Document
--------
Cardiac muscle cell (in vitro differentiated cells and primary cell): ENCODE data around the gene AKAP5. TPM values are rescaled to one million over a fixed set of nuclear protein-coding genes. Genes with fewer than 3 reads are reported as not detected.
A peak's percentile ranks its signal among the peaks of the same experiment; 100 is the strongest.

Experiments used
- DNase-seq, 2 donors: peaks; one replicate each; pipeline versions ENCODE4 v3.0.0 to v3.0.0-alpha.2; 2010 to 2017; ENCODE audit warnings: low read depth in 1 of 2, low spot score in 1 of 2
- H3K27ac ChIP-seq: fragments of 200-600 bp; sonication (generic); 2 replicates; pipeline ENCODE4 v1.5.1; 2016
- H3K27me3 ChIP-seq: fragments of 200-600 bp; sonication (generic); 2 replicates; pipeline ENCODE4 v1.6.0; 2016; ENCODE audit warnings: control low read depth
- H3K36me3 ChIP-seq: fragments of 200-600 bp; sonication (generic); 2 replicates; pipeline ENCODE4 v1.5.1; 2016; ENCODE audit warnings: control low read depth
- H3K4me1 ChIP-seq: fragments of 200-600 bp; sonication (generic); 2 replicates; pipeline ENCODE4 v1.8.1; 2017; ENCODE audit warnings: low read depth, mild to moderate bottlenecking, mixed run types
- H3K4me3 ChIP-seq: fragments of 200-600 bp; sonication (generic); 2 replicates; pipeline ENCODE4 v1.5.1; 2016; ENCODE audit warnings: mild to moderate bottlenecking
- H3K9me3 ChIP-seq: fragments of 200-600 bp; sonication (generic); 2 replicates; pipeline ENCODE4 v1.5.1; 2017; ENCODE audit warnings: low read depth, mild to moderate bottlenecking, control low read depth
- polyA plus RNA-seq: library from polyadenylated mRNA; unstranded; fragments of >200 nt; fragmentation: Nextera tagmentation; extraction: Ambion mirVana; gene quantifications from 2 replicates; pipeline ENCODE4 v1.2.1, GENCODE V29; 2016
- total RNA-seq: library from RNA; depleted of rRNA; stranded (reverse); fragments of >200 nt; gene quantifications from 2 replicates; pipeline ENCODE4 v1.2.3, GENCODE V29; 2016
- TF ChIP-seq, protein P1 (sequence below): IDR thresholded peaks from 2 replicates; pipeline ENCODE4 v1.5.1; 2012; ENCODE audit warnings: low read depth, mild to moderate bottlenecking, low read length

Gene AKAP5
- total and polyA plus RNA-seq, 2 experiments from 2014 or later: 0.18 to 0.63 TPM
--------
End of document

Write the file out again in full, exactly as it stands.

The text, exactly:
Cardiac muscle cell (in vitro differentiated cells and primary cell): ENCODE data around the gene AKAP5. TPM values are rescaled to one million over a fixed set of nuclear protein-coding genes. Genes with fewer than 3 reads are reported as not detected.
A peak's percentile ranks its signal among the peaks of the same experiment; 100 is the strongest.

Experiments used
- DNase-seq, 2 donors: peaks; one replicate each; pipeline versions ENCODE4 v3.0.0 to v3.0.0-alpha.2; 2010 to 2017; ENCODE audit warnings: low read depth in 1 of 2, low spot score in 1 of 2
- H3K27ac ChIP-seq: fragments of 200-600 bp; sonication (generic); 2 replicates; pipeline ENCODE4 v1.5.1; 2016
- H3K27me3 ChIP-seq: fragments of 200-600 bp; sonication (generic); 2 replicates; pipeline ENCODE4 v1.6.0; 2016; ENCODE audit warnings: control low read depth
- H3K36me3 ChIP-seq: fragments of 200-600 bp; sonication (generic); 2 replicates; pipeline ENCODE4 v1.5.1; 2016; ENCODE audit warnings: control low read depth
- H3K4me1 ChIP-seq: fragments of 200-600 bp; sonication (generic); 2 replicates; pipeline ENCODE4 v1.8.1; 2017; ENCODE audit warnings: low read depth, mild to moderate bottlenecking, mixed run types
- H3K4me3 ChIP-seq: fragments of 200-600 bp; sonication (generic); 2 replicates; pipeline ENCODE4 v1.5.1; 2016; ENCODE audit warnings: mild to moderate bottlenecking
- H3K9me3 ChIP-seq: fragments of 200-600 bp; sonication (generic); 2 replicates; pipeline ENCODE4 v1.5.1; 2017; ENCODE audit warnings: low read depth, mild to moderate bottlenecking, control low read depth
- polyA plus RNA-seq: library from polyadenylated mRNA; unstranded; fragments of >200 nt; fragmentation: Nextera tagmentation; extraction: Ambion mirVana; gene quantifications from 2 replicates; pipeline ENCODE4 v1.2.1, GENCODE V29; 2016
- total RNA-seq: library from RNA; depleted of rRNA; stranded (reverse); fragments of >200 nt; gene quantifications from 2 replicates; pipeline ENCODE4 v1.2.3, GENCODE V29; 2016
- TF ChIP-seq, protein P1 (sequence below): IDR thresholded peaks from 2 replicates; pipeline ENCODE4 v1.5.1; 2012; ENCODE audit warnings: low read depth, mild to moderate bottlenecking, low read length

Gene AKAP5
- total and polyA plus RNA-seq, 2 experiments from 2014 or later: 0.18 to 0.63 TPM